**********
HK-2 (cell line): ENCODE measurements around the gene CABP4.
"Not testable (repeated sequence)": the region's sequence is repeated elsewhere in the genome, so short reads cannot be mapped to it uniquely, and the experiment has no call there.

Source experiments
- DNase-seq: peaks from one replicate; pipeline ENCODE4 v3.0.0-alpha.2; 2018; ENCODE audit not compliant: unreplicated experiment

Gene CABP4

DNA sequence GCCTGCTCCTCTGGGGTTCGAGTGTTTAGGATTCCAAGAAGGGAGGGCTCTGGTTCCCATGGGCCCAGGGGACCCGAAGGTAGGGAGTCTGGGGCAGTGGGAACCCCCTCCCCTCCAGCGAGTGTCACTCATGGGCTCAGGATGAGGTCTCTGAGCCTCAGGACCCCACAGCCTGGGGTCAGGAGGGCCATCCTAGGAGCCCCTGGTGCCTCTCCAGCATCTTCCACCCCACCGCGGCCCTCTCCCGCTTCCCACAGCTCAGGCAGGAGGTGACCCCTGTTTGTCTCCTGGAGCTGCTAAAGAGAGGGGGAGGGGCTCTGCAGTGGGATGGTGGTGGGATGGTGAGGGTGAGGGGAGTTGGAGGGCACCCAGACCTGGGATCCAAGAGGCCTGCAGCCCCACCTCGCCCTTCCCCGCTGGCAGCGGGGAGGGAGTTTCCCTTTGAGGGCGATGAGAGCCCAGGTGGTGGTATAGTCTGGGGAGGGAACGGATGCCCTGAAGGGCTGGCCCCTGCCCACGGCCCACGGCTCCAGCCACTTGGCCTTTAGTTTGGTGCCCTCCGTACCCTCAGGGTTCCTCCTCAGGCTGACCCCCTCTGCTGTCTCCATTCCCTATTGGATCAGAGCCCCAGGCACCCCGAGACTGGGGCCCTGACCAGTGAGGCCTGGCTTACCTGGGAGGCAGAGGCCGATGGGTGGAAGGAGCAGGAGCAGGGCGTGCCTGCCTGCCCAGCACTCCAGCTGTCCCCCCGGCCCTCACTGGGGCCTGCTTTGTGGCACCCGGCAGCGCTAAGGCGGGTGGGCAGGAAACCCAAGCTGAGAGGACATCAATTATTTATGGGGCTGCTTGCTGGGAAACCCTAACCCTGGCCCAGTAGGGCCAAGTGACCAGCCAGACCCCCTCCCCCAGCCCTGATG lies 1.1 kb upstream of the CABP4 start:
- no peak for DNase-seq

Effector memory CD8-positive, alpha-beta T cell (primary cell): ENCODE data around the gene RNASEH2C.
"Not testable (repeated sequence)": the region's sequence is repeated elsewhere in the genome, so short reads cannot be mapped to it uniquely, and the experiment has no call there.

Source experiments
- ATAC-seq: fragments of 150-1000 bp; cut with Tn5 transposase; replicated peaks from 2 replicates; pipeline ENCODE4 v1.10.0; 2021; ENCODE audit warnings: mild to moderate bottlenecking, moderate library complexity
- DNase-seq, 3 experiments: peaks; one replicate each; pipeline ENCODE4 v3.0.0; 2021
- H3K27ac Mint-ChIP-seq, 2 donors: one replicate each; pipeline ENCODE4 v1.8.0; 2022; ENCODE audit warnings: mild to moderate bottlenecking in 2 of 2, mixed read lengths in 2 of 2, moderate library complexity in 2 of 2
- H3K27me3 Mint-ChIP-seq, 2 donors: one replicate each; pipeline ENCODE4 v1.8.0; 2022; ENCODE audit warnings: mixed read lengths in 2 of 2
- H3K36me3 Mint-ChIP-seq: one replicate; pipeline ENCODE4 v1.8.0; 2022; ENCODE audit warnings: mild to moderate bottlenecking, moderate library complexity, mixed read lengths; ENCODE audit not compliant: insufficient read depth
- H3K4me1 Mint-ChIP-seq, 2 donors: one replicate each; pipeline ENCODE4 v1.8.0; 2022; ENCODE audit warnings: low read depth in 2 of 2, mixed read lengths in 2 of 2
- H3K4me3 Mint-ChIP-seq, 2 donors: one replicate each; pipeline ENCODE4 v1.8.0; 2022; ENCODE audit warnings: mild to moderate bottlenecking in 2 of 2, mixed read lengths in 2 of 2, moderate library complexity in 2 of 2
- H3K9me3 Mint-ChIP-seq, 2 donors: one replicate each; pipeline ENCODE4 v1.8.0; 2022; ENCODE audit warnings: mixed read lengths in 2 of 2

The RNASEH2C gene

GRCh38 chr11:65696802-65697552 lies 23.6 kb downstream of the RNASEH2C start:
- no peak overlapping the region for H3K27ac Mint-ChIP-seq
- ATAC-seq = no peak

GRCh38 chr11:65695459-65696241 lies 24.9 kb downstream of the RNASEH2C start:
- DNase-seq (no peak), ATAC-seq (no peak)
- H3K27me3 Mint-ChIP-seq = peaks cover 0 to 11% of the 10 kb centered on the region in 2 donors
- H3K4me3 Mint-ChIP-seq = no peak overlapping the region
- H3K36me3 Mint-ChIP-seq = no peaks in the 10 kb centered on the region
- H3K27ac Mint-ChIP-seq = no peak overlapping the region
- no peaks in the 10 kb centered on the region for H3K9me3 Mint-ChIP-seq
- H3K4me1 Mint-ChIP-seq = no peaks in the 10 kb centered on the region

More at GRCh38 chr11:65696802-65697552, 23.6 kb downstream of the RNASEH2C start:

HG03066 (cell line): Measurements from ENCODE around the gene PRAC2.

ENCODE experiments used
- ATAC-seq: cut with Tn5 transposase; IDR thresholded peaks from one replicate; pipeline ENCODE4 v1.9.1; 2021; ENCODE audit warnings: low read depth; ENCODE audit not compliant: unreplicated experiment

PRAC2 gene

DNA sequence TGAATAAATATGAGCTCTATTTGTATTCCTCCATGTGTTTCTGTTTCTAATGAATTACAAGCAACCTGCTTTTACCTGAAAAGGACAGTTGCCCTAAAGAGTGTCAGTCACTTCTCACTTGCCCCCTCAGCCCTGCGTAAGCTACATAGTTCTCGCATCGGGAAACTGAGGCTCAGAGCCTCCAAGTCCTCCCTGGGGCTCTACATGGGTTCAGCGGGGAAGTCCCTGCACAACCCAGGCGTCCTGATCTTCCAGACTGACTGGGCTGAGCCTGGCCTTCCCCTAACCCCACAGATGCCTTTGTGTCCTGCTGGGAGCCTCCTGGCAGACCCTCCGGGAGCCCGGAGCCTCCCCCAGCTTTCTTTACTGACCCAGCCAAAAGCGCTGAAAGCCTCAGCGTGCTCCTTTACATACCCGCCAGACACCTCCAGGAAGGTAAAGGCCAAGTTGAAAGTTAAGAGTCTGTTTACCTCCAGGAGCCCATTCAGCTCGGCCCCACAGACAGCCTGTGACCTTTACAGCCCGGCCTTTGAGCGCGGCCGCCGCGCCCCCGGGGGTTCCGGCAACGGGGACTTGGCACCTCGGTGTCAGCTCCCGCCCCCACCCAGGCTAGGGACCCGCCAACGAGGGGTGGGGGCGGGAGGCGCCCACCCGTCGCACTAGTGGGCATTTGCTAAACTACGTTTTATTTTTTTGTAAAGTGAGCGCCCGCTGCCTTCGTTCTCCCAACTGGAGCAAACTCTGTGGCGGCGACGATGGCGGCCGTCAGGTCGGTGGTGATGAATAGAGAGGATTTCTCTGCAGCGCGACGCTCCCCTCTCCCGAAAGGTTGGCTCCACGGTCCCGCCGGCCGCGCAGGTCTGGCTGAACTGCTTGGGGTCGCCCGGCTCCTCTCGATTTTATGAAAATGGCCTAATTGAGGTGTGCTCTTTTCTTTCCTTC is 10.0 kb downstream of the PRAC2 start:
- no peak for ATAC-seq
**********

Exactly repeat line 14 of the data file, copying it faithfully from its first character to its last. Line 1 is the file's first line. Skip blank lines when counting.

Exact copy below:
- H3K27me3 Mint-ChIP-seq, 2 donors: one replicate each; pipeline ENCODE4 v1.8.0; 2022; ENCODE audit warnings: mixed read lengths in 2 of 2